* If this sounds unclear (or just fuzzy-headed), let me unpack it this way: the risk would be that the child would simply feel shame (be given shame) by his parents for his condition: he can't lead what some would term a 'normal' life. He couldn't even be who he is. In the event -- again, I am imagining here, based on the video -- the son has not just his life, lived without shame, with relative freedom and ability, but he is given more than just his life, as he becomes part of a larger project with his father, and the two grow closer together in love. His imperfections are not just tolerated without shame, but are incorporated in love, opening up new possibilities not just for son but for Father too. They are each able to become more than they are in the embracing love of son and father.

** It might be asked why society (in general) might listen to a perspective founded on the Christian story. Perhaps a fair question. I am constitutionally averse to giving reasons in general, as if this weren't a point which flowed from a distinctly Christian perspective. (On the other hand, I'm altogether happy to give ad hoc reasons which might appeal to people other than Christians -- it's certainly not as if we can't talk, and even do so quite fruitfully.) So maybe they won't listen. But it seems worth asking why societies which are mostly Christian (or make more-or-less tenuous claims to be 'Christian nations') might not listen, and why they so often look like the opposite of this. And while we are interrogating, we might also ask ourselves why even our churches at times look so little like this -- and if we won't listen to Scripture and points made on its basis, then who will?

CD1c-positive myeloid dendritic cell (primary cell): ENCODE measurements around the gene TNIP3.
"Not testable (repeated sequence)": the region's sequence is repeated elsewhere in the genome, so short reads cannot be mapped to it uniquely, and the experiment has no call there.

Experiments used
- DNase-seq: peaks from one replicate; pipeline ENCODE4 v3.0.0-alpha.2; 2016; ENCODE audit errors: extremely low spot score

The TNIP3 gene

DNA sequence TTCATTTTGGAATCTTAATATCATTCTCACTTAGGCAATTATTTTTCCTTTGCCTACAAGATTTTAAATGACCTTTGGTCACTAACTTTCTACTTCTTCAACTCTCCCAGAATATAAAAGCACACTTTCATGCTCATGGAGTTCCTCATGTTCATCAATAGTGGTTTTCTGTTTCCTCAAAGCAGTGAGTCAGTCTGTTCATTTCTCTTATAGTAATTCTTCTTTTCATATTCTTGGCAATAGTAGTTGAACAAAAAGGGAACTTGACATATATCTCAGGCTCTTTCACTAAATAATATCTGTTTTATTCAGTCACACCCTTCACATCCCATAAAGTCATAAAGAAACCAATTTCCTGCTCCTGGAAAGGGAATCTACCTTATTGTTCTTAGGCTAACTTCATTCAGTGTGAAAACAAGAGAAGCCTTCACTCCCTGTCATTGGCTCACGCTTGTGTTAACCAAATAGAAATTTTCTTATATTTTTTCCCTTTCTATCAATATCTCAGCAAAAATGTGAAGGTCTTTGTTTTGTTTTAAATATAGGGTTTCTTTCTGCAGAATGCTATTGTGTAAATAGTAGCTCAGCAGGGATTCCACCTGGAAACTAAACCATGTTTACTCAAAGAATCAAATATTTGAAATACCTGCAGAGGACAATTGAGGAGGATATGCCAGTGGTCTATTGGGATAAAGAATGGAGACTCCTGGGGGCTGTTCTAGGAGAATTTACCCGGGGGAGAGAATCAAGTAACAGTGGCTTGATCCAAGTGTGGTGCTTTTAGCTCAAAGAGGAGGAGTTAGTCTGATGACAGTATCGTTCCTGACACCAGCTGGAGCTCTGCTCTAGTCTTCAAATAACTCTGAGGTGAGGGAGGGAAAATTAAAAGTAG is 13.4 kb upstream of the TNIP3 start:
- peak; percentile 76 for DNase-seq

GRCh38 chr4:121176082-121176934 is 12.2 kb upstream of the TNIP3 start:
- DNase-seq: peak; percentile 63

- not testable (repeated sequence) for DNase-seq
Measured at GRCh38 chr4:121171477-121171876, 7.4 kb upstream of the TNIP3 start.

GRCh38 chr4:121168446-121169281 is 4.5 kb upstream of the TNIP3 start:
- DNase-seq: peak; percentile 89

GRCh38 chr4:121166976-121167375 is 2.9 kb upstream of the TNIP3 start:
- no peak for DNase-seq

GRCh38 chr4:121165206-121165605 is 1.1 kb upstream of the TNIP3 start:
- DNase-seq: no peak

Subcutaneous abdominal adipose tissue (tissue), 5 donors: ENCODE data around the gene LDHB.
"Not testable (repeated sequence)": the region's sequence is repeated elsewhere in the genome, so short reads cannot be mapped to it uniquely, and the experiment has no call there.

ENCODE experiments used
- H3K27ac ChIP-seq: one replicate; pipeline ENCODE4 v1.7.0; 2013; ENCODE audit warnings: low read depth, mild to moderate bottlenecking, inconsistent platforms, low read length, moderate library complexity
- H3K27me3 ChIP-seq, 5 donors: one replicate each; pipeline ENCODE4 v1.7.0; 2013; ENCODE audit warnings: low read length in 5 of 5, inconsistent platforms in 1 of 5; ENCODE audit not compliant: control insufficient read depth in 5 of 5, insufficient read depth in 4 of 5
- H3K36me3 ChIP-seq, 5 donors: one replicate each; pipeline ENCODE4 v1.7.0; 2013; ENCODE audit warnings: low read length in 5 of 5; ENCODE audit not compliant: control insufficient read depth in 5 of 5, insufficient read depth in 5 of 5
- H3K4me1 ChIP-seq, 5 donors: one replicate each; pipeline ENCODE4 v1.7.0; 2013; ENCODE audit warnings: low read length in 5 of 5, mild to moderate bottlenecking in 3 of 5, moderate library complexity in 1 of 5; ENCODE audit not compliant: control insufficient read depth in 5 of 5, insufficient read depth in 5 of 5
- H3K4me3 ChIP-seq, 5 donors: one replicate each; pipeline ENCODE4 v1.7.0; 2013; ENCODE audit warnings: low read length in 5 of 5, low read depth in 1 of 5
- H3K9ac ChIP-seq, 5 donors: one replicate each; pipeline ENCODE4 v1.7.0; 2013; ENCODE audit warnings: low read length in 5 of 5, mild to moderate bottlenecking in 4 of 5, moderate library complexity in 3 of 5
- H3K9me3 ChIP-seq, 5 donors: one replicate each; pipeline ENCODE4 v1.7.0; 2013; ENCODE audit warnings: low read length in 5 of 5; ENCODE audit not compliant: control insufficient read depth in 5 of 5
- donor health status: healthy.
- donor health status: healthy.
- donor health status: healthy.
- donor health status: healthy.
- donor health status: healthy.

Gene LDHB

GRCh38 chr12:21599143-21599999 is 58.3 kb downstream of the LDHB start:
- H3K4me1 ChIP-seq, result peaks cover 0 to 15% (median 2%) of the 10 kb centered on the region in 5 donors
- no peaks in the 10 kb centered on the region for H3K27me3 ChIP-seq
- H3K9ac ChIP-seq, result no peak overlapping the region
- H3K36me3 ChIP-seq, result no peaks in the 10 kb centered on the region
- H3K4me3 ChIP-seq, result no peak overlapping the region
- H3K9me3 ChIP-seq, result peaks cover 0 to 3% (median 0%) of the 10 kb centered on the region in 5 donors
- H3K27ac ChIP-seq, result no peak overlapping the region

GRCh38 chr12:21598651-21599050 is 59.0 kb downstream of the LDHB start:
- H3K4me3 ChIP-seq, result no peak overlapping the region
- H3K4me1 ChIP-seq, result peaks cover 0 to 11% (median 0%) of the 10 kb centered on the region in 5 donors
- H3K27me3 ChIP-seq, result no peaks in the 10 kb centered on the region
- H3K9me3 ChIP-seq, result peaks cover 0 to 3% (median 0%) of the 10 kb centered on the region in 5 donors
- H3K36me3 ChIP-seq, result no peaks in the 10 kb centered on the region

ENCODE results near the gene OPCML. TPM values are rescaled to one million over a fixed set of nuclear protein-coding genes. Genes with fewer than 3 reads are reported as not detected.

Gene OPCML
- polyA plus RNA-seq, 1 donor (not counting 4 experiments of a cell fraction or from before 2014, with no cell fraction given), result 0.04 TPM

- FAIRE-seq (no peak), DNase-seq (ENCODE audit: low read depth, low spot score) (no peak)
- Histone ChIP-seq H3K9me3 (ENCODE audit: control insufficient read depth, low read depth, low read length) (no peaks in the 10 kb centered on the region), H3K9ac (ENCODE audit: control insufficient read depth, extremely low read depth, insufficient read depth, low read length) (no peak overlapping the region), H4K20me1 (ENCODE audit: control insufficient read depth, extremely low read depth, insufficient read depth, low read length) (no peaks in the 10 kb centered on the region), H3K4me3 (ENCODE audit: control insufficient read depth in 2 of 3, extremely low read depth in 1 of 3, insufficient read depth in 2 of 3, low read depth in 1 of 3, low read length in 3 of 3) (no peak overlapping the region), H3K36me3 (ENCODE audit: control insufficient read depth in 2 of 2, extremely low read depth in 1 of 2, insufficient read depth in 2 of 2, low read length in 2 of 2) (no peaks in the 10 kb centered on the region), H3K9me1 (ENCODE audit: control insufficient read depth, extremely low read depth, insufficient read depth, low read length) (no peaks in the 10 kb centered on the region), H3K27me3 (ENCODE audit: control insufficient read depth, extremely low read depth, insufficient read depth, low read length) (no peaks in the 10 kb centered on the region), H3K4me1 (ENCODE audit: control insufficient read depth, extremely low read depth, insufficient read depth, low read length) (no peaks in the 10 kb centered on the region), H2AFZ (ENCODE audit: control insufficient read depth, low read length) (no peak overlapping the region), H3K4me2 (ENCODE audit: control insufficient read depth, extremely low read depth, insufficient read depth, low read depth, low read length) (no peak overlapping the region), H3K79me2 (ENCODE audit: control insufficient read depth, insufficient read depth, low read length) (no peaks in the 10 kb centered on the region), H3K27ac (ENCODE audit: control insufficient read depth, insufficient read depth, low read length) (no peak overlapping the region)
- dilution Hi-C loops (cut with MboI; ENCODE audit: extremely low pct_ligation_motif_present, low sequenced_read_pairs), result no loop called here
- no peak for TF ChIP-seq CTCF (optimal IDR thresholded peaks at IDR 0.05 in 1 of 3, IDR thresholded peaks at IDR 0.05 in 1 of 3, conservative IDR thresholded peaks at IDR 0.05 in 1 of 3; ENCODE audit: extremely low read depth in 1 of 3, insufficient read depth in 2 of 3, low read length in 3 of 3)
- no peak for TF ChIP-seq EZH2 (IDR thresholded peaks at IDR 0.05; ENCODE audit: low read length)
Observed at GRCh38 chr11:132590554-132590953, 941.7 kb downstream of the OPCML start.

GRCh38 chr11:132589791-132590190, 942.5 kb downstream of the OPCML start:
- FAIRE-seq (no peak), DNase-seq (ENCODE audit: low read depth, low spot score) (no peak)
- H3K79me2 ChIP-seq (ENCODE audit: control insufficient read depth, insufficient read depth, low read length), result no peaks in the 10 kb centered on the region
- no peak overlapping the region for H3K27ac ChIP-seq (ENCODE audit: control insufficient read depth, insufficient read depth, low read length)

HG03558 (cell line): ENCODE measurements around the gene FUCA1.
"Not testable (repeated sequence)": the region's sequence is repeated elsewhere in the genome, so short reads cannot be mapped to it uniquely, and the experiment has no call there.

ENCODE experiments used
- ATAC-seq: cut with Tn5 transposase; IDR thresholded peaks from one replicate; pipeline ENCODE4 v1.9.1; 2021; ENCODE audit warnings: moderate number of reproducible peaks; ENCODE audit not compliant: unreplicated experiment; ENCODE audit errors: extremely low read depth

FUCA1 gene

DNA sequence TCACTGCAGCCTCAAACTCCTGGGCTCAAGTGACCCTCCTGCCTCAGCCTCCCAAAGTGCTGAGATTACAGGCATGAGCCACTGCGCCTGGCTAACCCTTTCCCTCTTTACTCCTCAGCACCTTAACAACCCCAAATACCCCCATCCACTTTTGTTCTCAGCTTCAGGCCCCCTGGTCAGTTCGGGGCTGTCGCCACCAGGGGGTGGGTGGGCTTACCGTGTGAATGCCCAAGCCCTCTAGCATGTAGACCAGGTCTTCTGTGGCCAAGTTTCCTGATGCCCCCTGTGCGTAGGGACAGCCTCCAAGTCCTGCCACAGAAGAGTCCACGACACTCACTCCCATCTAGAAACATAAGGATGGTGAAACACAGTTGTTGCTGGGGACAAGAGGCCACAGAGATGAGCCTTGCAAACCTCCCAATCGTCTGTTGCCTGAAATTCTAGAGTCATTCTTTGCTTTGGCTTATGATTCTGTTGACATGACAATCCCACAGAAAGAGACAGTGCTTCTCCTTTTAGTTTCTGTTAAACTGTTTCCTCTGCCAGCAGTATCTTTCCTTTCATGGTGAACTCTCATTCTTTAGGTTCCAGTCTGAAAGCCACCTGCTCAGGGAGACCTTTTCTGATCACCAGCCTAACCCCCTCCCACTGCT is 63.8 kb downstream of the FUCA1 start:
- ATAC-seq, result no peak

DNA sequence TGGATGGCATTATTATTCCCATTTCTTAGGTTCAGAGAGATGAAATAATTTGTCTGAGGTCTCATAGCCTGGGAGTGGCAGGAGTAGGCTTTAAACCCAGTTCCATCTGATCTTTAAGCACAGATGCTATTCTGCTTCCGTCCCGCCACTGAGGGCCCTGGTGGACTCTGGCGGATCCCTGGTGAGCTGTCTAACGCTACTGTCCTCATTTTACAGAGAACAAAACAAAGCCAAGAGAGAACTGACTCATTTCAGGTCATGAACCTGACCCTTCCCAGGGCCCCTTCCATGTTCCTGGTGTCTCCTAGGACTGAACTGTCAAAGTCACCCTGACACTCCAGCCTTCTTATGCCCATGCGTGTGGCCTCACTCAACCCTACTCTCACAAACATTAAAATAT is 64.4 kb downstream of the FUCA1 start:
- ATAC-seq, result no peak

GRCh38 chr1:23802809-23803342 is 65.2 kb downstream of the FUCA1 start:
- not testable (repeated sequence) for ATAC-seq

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2 Comments:

Blogger PdB said...

It's very touching. And immensely noble.

It seems to me that the father involves his son in these activities because of, rather than despite, his disabilities. His son was born into a culture that judges the value of a human life based on the "quality" of that life, and this man, through his sense of paternal love and protection, defiantly reminds us that we are all made in the image of God.

Another parallel to our heavenly Father might be that Satan accuses us of being worthless as bearers of God's image. But our Father reaches out to us, and because of our weakness, He offers us His life.

Thanks for sharing the video. A person who doesn't want to "tap into their emotions" might embrace the "mawkish" label, but I don't think evoking strong emotion is enough to warrant that. There is a hard reality behind this situation that, while not addressed, cannot be forgotten.

Wednesday, January 31, 2007 6:39:00 PM  
Blogger Jason said...

Hi Pamela,

My point was that the disabilities weren't the defining characteristic (because or in spite of) at all: it was the relationship of father and son. The disabilities are real, but are taken up and comprehended, placed in something larger.

I stand by my statement that the video 'may even verge on the mawkish'. No one who knows me would accuse me of being unwilling to 'tap into my emotions', so I won't be dismissed so easily -- obviously it was finding the story so moving in the first place that prompted my sharing the video and my thoughts about it. My point is that the story is deeply moving(good, beautiful, wonderful, theologically rich) in its own right: it just does (as you say) '[evoke] strong emotion'. To cut the video in the way it was, adding an emotionally charged soundtrack is an amplification of something that speaks perfectly loudly and clearly for itself. It tells me how to feel, when the story on its own gives rise perfectly well to an emotional response -- and may even allow space for reflection.

Thursday, February 01, 2007 1:15:00 AM